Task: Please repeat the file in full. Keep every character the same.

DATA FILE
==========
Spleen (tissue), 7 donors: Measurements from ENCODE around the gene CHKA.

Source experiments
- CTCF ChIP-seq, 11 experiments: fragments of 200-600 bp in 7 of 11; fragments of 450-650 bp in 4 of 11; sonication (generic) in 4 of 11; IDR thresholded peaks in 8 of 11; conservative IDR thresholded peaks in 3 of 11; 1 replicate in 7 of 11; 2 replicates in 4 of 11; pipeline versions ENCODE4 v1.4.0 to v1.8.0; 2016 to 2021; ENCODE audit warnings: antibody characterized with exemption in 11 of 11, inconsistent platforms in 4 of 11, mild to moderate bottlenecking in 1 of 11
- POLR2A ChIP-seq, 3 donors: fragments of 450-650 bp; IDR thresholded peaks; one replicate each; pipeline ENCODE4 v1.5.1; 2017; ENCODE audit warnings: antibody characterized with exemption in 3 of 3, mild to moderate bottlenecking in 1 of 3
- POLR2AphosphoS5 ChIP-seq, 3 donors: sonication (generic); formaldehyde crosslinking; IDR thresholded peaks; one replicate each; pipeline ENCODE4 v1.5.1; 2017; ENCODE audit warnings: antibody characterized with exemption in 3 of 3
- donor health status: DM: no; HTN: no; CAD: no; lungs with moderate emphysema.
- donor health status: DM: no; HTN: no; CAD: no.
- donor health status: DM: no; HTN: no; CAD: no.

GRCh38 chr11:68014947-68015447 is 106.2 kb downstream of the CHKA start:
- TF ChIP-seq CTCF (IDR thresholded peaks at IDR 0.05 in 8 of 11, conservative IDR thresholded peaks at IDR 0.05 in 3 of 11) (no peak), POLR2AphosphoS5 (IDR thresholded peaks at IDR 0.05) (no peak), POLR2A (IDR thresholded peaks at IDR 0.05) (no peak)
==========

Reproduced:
Spleen (tissue), 7 donors: Measurements from ENCODE around the gene CHKA.

Source experiments
- CTCF ChIP-seq, 11 experiments: fragments of 200-600 bp in 7 of 11; fragments of 450-650 bp in 4 of 11; sonication (generic) in 4 of 11; IDR thresholded peaks in 8 of 11; conservative IDR thresholded peaks in 3 of 11; 1 replicate in 7 of 11; 2 replicates in 4 of 11; pipeline versions ENCODE4 v1.4.0 to v1.8.0; 2016 to 2021; ENCODE audit warnings: antibody characterized with exemption in 11 of 11, inconsistent platforms in 4 of 11, mild to moderate bottlenecking in 1 of 11
- POLR2A ChIP-seq, 3 donors: fragments of 450-650 bp; IDR thresholded peaks; one replicate each; pipeline ENCODE4 v1.5.1; 2017; ENCODE audit warnings: antibody characterized with exemption in 3 of 3, mild to moderate bottlenecking in 1 of 3
- POLR2AphosphoS5 ChIP-seq, 3 donors: sonication (generic); formaldehyde crosslinking; IDR thresholded peaks; one replicate each; pipeline ENCODE4 v1.5.1; 2017; ENCODE audit warnings: antibody characterized with exemption in 3 of 3
- donor health status: DM: no; HTN: no; CAD: no; lungs with moderate emphysema.
- donor health status: DM: no; HTN: no; CAD: no.
- donor health status: DM: no; HTN: no; CAD: no.

GRCh38 chr11:68014947-68015447 is 106.2 kb downstream of the CHKA start:
- TF ChIP-seq CTCF (IDR thresholded peaks at IDR 0.05 in 8 of 11, conservative IDR thresholded peaks at IDR 0.05 in 3 of 11) (no peak), POLR2AphosphoS5 (IDR thresholded peaks at IDR 0.05) (no peak), POLR2A (IDR thresholded peaks at IDR 0.05) (no peak)